Flashcards in Unit 2- Determinants of Pathogenicity Deck (35):
What is a niche
a compartment with unique properties (ie. temperature, pH, nutrients)
What proportion of body cells do microbes make up?
When do microbes start colonizing the human body
at birth and throughout lifetime
What is commensalism?
One organism benefiting without harming the other
What is mutualism?
Two organisms cooperating to both benefit (ie. bacteria in the grass cows eat help the cow digest grass)
What is parasitism?
One organism benefiting at the expense of another (harm is done to one)
How long does colonization of a baby take after birth?
What protects the womb from vaginal microbes?
What microbes are exposed to bottle-fed babies?
coliforms, lactobacilli, enteric strepotococci, staphylococci
What microbes are exposed to breast-fed babies?
Where in the body do normal flora microbes colonize?
Skin, mucous membranes, upper respiratory tract, gastrointestinal tract, outer opening of urethra, external genitalia, vagina, external ear and canal, external eye (lids, lash follicles)
What are microbes that are temporary in the body called
What are long term/permanent microbes called?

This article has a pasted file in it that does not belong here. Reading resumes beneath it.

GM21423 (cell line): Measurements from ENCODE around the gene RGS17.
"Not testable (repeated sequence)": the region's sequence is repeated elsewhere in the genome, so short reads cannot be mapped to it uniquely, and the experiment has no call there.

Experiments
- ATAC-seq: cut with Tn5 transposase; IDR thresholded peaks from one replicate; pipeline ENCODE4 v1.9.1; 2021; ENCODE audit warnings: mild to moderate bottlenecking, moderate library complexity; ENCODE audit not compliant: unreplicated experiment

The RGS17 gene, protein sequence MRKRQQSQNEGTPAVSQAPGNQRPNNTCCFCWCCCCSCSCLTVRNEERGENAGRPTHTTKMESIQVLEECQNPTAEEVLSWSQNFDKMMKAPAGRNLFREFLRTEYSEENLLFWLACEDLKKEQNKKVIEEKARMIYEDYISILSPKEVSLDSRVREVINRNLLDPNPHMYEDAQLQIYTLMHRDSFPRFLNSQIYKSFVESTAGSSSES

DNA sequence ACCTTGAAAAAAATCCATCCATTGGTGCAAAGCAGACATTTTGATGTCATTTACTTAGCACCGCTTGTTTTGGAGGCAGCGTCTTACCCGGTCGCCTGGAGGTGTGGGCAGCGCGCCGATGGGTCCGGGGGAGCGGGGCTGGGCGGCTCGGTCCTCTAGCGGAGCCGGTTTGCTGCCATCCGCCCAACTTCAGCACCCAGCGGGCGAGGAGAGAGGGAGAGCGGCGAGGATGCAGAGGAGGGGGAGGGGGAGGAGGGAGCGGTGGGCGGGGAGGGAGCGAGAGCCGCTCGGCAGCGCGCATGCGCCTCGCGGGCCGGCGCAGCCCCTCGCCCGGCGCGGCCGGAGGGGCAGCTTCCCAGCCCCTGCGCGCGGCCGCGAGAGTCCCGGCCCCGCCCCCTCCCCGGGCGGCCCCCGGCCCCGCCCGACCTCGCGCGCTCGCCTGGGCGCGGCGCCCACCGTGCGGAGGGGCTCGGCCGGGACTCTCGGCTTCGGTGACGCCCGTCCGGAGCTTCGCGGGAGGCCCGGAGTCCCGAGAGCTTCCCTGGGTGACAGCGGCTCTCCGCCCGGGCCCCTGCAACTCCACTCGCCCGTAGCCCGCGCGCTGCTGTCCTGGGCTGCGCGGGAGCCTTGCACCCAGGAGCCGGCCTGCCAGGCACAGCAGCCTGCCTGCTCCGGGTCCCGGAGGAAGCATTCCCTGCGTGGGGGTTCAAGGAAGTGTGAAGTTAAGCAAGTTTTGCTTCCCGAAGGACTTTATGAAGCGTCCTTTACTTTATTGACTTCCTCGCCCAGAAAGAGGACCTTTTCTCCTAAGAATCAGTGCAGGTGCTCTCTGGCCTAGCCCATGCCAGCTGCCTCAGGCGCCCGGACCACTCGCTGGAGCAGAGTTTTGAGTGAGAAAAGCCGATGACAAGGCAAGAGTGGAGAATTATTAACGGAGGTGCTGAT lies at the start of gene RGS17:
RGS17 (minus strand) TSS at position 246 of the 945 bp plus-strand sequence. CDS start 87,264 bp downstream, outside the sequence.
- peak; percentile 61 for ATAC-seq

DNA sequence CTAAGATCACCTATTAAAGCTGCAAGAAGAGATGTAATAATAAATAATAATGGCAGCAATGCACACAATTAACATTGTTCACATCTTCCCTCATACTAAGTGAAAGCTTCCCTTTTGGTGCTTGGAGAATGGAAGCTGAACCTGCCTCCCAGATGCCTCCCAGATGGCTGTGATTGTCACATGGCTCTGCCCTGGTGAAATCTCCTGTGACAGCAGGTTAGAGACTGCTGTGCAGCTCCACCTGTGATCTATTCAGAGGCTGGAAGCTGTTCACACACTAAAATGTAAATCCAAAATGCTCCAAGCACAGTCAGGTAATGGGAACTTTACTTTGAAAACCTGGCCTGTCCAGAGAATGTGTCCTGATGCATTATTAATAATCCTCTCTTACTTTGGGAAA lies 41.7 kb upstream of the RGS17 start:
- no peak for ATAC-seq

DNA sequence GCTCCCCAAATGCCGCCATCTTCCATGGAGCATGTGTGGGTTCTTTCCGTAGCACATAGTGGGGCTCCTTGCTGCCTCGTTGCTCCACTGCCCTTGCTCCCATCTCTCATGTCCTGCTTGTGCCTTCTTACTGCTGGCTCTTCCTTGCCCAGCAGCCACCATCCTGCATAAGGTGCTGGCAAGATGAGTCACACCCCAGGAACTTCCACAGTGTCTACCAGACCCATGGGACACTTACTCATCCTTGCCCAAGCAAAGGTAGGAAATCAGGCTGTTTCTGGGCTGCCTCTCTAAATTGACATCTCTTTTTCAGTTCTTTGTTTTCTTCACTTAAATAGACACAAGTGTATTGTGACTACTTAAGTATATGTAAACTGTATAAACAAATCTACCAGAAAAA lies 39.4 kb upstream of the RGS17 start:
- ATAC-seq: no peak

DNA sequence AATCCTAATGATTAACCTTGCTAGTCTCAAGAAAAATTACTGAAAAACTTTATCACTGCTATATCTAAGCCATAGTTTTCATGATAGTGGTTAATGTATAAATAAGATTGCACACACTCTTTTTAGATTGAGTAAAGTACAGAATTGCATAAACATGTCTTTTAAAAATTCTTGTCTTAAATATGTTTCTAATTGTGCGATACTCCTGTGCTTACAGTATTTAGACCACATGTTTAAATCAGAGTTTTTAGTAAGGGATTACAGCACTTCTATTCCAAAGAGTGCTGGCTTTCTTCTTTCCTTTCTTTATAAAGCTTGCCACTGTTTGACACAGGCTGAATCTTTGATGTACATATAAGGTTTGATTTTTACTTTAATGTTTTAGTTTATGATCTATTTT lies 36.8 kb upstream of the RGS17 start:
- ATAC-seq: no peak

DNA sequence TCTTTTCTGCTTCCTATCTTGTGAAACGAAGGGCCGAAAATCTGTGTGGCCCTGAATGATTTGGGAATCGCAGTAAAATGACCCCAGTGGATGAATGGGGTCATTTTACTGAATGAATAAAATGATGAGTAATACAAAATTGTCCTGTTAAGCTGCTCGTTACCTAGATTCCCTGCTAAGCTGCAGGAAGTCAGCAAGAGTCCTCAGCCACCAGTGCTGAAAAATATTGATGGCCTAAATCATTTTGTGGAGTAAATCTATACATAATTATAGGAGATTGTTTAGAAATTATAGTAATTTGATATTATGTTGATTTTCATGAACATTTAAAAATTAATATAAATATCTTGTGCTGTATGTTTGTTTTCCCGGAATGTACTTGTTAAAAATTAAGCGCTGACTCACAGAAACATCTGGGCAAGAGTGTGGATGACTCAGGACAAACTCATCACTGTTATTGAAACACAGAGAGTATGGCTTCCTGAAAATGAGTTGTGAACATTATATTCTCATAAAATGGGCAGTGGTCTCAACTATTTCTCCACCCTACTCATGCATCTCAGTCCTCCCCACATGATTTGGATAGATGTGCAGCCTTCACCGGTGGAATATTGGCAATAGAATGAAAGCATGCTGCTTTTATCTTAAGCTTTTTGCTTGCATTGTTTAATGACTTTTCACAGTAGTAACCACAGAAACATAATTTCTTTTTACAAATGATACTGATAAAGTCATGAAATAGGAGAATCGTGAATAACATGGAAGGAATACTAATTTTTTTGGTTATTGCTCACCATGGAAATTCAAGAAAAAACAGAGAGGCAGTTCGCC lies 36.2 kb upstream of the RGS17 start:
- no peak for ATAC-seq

Parasitic microbes with the potential to cause disease
What a true/primary pathogens?
Those likely to cause disease in people with normal immune system
What are opportunistic pathogens?
They cause disease in immunocompromised people
What factors weaken host defenses and increase susceptibility to infection?
Old age, extreme youth, genetic defects or acquired defects in immunity, surgery and organ transplants, organic disease (liver, cancer, diabetes), chemotherapy/immunosuppressive drugs, physical and mental stress and other infections
Microbes enter into germ-free tissues or cells
Microbe spreads throughout the tissues and body
degree of harm caused by pathogen
Intrinsic characteristics of pathogens that contribute to virulence
infectious dose (ID)
minimum number of microbes required to cause illness
lethal dose (LD)
minimum number of microbes needed to cause death
Virulence factors of E. coli?
1) toxins to break down gut lining 2) rapid growth 3) ability to enter gut lining (ingesting as little as 10 cells may cause illness)
Virulence factors of Vibrio cholera
1) produces cholera toxin (which draws salts and water into intestine, causing diarrhea) (ingesting 10^6-10^11 cells are needed to cause illness)
minimum amount of microbes required to infect 50% of a given population
amoutn of microbes needed to kill 50% of a given population
the ____the ID50 and LD50, the more virulent the pathogen
adsorption to host cells and tissues
Adhesion mechanisms of bacteria
Fimbrae (non-specific), capsule
Adhesion mechanisms of viruses
Glycoproteins (specific), Hemagglutinin (non-specific)
Antiphagocytic factor, prevent being eaten from immune cell
3 strategies to avoid phagocytosis?
1) Capsule- slimy layer preventing phagocytosis
2) Toxins- defense against phagocytic cells
3) Leukocidins- toxins that directly kill WBCs
Intracellular Microbes do what?
hide inside host cells, and ecrete molecules into a target cell to make it easier to enter